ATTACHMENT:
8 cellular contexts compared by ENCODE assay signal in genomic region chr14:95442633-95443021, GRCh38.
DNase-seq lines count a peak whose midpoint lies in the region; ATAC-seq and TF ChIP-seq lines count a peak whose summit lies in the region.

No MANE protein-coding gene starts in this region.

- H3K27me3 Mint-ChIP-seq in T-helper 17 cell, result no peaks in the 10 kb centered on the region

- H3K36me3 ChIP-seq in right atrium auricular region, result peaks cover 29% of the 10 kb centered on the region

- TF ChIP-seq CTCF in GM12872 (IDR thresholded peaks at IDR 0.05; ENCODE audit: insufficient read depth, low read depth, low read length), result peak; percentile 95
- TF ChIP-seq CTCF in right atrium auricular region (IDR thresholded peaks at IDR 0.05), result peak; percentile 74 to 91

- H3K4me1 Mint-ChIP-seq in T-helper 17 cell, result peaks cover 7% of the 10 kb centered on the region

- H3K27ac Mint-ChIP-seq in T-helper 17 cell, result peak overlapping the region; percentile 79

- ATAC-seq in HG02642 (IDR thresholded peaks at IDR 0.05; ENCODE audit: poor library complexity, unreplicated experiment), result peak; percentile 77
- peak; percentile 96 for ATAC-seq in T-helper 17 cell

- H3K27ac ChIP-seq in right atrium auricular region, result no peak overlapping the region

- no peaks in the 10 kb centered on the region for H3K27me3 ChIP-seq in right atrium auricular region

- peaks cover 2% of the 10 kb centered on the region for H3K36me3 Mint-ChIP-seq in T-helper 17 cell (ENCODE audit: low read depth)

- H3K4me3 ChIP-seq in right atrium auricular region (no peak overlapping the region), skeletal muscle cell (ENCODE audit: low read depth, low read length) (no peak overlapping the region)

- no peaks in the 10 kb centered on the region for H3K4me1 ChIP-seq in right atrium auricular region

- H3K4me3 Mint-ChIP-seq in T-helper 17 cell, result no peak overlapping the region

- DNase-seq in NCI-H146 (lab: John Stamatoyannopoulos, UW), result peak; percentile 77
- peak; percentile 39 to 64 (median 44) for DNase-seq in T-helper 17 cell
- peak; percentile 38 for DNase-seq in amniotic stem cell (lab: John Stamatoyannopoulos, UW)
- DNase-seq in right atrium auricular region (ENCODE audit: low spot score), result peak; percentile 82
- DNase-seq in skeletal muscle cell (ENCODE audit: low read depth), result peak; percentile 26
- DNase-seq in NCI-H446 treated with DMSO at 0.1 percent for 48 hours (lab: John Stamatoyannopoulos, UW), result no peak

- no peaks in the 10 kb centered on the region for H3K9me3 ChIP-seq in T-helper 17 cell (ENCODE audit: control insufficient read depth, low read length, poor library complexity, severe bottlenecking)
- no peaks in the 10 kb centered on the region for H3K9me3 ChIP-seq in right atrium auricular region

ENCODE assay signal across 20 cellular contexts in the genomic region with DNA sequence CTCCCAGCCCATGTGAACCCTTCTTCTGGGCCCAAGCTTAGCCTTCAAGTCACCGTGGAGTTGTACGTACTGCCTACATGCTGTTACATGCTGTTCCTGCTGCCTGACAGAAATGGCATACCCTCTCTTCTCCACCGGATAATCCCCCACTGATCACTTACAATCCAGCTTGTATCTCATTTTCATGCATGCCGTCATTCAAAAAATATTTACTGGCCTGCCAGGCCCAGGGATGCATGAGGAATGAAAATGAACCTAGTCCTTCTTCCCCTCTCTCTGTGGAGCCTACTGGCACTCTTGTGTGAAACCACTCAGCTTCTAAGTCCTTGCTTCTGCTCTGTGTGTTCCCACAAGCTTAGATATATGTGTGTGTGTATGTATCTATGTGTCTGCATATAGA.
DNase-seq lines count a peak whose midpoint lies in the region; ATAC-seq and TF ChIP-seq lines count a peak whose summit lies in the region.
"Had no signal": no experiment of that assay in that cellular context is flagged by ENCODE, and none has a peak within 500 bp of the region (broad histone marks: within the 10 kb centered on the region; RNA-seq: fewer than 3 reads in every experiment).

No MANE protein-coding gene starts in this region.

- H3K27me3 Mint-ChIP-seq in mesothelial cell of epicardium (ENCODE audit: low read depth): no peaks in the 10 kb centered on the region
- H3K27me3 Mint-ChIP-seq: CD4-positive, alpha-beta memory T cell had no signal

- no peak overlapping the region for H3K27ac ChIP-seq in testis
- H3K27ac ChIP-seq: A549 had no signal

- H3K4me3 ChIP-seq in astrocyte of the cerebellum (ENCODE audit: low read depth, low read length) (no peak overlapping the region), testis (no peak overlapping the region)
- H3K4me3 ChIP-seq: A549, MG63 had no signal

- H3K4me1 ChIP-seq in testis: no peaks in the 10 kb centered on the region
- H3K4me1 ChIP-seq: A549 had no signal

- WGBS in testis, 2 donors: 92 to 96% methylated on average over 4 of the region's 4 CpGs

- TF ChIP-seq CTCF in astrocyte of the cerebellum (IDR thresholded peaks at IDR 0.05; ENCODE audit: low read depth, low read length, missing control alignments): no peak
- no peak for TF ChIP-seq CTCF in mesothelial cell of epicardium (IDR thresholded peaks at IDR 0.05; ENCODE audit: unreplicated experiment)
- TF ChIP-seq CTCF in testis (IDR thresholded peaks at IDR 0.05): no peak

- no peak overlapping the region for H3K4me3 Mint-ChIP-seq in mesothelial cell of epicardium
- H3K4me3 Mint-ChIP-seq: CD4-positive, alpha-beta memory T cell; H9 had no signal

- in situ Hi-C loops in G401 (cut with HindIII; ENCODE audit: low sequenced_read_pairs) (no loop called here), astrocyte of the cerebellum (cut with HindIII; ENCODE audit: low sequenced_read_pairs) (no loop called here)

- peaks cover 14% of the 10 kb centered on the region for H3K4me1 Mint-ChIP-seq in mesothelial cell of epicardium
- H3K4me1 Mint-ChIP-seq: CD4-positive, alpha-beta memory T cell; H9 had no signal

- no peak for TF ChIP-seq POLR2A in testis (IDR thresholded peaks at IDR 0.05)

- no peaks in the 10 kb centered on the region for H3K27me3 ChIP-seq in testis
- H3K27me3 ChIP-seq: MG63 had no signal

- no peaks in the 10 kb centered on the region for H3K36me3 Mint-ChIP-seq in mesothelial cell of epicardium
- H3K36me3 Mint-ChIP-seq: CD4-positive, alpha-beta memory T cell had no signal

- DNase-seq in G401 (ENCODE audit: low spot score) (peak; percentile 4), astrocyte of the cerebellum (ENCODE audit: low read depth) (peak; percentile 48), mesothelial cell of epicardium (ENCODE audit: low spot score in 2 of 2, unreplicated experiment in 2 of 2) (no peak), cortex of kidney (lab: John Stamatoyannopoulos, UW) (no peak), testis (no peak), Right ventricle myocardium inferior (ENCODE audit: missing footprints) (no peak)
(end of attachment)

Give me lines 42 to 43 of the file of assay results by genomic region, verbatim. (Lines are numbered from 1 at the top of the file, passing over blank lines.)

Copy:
- no peak overlapping the region for H3K4me3 Mint-ChIP-seq in mesothelial cell of epicardium
- H3K4me3 Mint-ChIP-seq: CD4-positive, alpha-beta memory T cell; H9 had no signal